What’s needed to realize the full potential of virtual care is a complete reimagining of how to apply its unique attributes with human-centered design to create a new, purpose-built care delivery model that is fully integrated into all elements of the healthcare ecosystem. One that supports the expansion of Primary Care for all by providing consistently high-quality, empathetic, and accessible care for patients; efficiency and sustainability for providers; and consistent savings for plan sponsors.

We have the tools and, post-COVID, we now have the experience with virtual care to implement a new generation of solutions that leverage capabilities like asynchronous communication, new AI tools, data warehouses, remote monitoring devices, and patient-controlled information to finally deliver a “virtual point of care” that works for all stakeholders. That’s how we create a better encounter, a better point of care, and ultimately better primary care for our members.

— Jamie Hall, President & CEO, CirrusMD

The Industry Perspective

CirrusMD researchers posed a single question to a broad audience made up of health plans, employers, brokers & consultants, and other industry thought leaders:

“From your perspective, what’s missing from today’s virtual care environment?”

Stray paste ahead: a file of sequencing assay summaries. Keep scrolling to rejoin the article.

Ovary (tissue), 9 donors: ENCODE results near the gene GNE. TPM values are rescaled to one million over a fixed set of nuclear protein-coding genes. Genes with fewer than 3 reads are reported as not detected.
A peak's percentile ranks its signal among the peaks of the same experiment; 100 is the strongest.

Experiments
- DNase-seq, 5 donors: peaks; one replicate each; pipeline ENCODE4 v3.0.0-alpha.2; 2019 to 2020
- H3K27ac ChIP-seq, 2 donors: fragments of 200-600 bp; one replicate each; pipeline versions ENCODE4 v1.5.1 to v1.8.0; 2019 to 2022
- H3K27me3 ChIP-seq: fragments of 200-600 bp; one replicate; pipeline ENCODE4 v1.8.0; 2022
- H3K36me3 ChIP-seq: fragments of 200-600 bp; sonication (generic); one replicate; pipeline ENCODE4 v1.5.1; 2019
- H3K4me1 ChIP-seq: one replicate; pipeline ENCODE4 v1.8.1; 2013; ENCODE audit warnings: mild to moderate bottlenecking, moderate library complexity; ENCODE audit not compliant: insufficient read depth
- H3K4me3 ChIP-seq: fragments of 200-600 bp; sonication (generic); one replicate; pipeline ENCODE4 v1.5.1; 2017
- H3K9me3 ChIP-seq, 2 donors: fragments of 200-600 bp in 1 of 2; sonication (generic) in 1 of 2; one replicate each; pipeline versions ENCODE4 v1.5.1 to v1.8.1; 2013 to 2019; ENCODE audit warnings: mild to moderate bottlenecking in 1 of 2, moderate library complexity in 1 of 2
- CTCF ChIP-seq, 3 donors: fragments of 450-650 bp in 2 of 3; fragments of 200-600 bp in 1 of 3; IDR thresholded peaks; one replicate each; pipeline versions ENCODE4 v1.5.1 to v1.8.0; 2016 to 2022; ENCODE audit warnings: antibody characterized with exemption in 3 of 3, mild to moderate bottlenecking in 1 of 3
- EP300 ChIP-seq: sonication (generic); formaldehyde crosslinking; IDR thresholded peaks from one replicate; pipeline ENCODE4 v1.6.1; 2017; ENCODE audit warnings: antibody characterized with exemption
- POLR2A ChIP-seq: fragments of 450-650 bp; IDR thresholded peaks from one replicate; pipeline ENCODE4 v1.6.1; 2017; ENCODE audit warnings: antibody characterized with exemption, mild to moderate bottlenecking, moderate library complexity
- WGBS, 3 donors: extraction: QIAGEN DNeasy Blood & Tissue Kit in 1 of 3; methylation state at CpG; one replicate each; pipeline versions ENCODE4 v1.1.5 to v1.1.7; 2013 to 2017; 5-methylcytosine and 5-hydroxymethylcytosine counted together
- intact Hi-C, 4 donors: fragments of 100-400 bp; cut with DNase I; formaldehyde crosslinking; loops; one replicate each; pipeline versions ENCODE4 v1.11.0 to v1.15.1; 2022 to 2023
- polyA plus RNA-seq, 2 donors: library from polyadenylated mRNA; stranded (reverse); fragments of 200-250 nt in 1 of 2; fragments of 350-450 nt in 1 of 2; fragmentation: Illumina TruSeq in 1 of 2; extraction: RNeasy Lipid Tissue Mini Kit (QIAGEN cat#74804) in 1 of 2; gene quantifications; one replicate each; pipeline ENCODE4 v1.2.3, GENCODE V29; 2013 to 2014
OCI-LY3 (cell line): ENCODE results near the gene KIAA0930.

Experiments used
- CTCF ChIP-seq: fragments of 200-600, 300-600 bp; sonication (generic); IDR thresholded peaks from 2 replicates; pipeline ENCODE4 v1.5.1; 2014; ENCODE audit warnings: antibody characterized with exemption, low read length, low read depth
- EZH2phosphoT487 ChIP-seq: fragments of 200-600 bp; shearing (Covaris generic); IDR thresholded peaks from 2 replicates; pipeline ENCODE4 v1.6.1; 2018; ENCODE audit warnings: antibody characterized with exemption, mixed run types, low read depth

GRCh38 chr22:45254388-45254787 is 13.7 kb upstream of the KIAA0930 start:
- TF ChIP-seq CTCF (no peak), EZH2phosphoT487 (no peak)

This report provides a more comprehensive analysis of the four primary issues restricting the full value of virtual care solutions today. Addressing these issues is not only critical for enhancing the effectiveness of virtual care, but also to unlocking greater value to all healthcare stakeholders.

Examining the Issues

Speed to Care:

Enhancing Efficiency and Satisfaction

 Barriers Between Patients and Physicians

Closing the Gap to Improve Care

Missing Health and Benefits Data

Delivering Vital Information to Physicians

Lack of Transparency to Cost and Quality

Physician Guidance to Next Best Step

smiling man

Speed to Care: Enhancing Efficiency and Satisfaction

Quick and frictionless access to care is essential to both the efficiency and effectiveness of healthcare delivery. From diagnosis and treatment to follow-up and referrals, closing the gap in speed to care delivers compelling benefits.

  • Facilitating quick and easy access to physician-first care supports early diagnosis and treatment, which improves health outcomes. By promptly connecting patients with doctors, we can identify and address health concerns in their nascent stages, preventing the progression of illnesses to improve and even save lives.
  • Accelerating care delivery enables individual benefits as well as a broader societal impact. Virtual care is easier to access and can alleviate the burden on brick and mortar resources while reducing healthcare costs. By diverting patients away from costly and resource-intensive care settings, we can optimize resource allocation and improve the efficiency and effectiveness of the healthcare system.